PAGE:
Euro Jumps as Investors Cheer French Election Results

The euro, French government bonds and European stocks jumped sharply in the wake of the first round of France's presidential election, which saw centrist former economy minister Emmanuel Macron move into a runoff with far-right politician Marine Le Pen that he is strongly favored to win.

Europe's common currency initially rose as much as 1.9% to $1.0935, its highest level against the dollar since November. Against the Japanese yen, the euro surged as high 120.82, up 3.3%. Gains moderated in recent action, with the euro up 1.2% against the dollar and 2.1% against the yen.

Traders drove down the spread between French and German government bonds, which had widened during the presidential campaign. The 10-year French bond yielded 0.768% in early trading Monday, a spread of 0.42 percentage point above benchmark German debt. The spread was 0.64 percentage point on Friday.

Meanwhile, the French CAC-40 stock market index surged 4.5% in early European trade, driving the broader Stoxx Europe 600 up 2%.

Holders of European assets had been concerned by the prospect of a strong showing by Marine Le Pen, the far-right leader of the National Front, or by the far-left candidate Jean-Luc Mélenchon. Ms. Le Pen wants France out of the currency union, and Mr. Mélenchon had advocated scrapping some of its core fiscal rules. Both positions, especially Ms. Le Pen's, would spell trouble for the euro and for French government bonds.

Mr. Macron won the first round with 23.9% of the vote, followed by Ms. Le Pen with 21.4%, according to an official tally of 96% of the votes, meaning the pair will head into the second round on May 7. Opinion polls published Sunday suggested Mr. Macron would beat Ms. Le Pen by a wide margin.

"This is the most market-friendly outcome," said Vincent Juvyns, a strategist at J.P. Morgan Asset Management. "A Macron-Le Pen contest in the second round should give Macron a significant majority."

Mr. Macron's flagship economic policies are generally friendly to financial markets. They include corporate tax cuts and an additional EUR50 billion ($54.5 billion) program of public investment. During his time as economy minister from 2014 to 2016, France put in place the so-called Macron Law to make it easier for employers to lay off workers.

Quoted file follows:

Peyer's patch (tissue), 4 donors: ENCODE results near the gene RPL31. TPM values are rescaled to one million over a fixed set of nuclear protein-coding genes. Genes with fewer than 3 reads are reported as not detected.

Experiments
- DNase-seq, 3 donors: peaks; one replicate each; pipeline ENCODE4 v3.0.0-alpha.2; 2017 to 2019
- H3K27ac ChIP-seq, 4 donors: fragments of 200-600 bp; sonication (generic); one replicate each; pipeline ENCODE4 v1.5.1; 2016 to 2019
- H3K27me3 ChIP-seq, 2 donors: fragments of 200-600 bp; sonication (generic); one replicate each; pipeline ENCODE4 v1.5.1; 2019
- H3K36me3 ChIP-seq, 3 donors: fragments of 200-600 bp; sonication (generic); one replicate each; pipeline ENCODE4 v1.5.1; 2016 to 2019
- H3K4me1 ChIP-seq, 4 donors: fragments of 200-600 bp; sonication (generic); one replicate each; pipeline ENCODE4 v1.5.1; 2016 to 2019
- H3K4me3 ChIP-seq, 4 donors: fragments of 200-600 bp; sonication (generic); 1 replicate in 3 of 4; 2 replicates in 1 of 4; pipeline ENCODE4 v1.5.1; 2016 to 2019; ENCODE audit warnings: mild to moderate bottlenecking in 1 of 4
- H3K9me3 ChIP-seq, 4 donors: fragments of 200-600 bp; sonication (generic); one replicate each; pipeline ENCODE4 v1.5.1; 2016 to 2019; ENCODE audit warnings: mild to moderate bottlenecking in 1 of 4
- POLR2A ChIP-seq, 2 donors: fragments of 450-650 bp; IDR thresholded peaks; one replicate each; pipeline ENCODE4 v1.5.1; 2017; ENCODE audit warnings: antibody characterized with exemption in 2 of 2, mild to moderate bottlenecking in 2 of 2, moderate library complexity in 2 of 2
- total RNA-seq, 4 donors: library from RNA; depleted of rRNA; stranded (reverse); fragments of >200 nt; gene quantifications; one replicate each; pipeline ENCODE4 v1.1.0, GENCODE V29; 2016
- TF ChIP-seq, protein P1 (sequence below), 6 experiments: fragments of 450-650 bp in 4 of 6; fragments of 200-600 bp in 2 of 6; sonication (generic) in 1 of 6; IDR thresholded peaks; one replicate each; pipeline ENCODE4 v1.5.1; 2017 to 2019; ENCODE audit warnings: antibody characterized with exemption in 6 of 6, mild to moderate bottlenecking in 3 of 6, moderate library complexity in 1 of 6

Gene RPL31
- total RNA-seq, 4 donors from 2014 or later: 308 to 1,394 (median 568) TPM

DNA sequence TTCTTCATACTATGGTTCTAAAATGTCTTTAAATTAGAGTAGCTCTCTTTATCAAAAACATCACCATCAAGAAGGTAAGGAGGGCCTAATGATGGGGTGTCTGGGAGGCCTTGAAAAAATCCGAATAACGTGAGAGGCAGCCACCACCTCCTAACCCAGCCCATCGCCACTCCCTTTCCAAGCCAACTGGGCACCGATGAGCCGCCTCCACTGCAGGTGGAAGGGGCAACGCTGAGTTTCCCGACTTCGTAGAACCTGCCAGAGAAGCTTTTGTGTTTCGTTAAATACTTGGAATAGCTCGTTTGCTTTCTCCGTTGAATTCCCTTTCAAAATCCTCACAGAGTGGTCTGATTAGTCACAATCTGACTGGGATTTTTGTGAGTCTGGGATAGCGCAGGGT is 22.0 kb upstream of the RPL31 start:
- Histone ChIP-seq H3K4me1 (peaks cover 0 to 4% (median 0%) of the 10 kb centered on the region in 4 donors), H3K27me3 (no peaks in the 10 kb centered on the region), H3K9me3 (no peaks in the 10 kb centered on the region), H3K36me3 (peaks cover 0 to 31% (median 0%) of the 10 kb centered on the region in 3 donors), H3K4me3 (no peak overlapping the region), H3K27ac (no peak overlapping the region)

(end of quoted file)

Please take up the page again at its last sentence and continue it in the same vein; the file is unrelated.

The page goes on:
"The most important thing is that it shows the polls are reliable, and that should increase the confidence in the second round results," said Anais Boussie, economist at Credit Suisse.

Gains in equities Monday were led by eurozone banks, which rose 6.2%, a sign that investors are again eager to bet on risk.

French bank shares, which had been under pressure in the run-up to the vote, were the main beneficiaries. Société Générale SA and Crédit Agricole SA were up almost 9% and BNP Paribas and Natixis gained roughly 8%.

The difference between yields on sovereign bonds tightened sharply, another indication that traders think risk has abated. The spread had widened in recent months ahead of the vote, an indication that traders saw an enhanced--if still tiny--chance that France defaults on its obligations. Other major nations borrow in currencies that they can print; eurozone countries don't. The spread narrowed Monday in part because German yields rose. That's a sign that investors see a greater chance that the European Central Bank will raise interest rates or otherwise tighten its loose monetary policy.

Meanwhile, havens like gold or the Japanese yen sold off. Gold futures were down 1.2% during the European morning.

Political risks, particularly around the French election, have been a major concern for markets this year, especially after the surprise results of last year's U.K. referendum on EU membership and the U.S. presidential election. Some analysts and investors believe that the result of the first round may be a trigger for an increased appetite for European assets.

Fund managers had already begun to shift toward Europe, with inflows into the region's equity markets picking up, according to data provider EPFR Global.

"International investors have been burned a bit in the past few years, so they've been reticent to get involved," said Kevin O'Nolan, portfolio manager at Fidelity International. "But the perception that the center, the establishment is reasserting itself is good for investors."

If Mr. Macron beats Ms. Le Pen again in the second round of the elections, most analysts expect investors to keep embracing risk in Europe, since economic data has been broadly above expectations. Business surveys in France are hinting at the fastest expansion in nearly six years.

This is likely to boost stocks in the coming months while depressing bonds, investors say, since Mr. Macron's leading position may also give some space for the European Central Bank to roll back monetary stimulus faster than expected.

"We've got three months of market reaction to a more stable Europe," said Luke Hickmore, fund manager at Aberdeen Asset Management.

Jon Sindreu


Emese Bartha

and Noemie Bisserbe contributed to this article

Write to Mike Bird at

(END) Dow Jones Newswires

April 24, 2017 06:40 ET (10:40 GMT)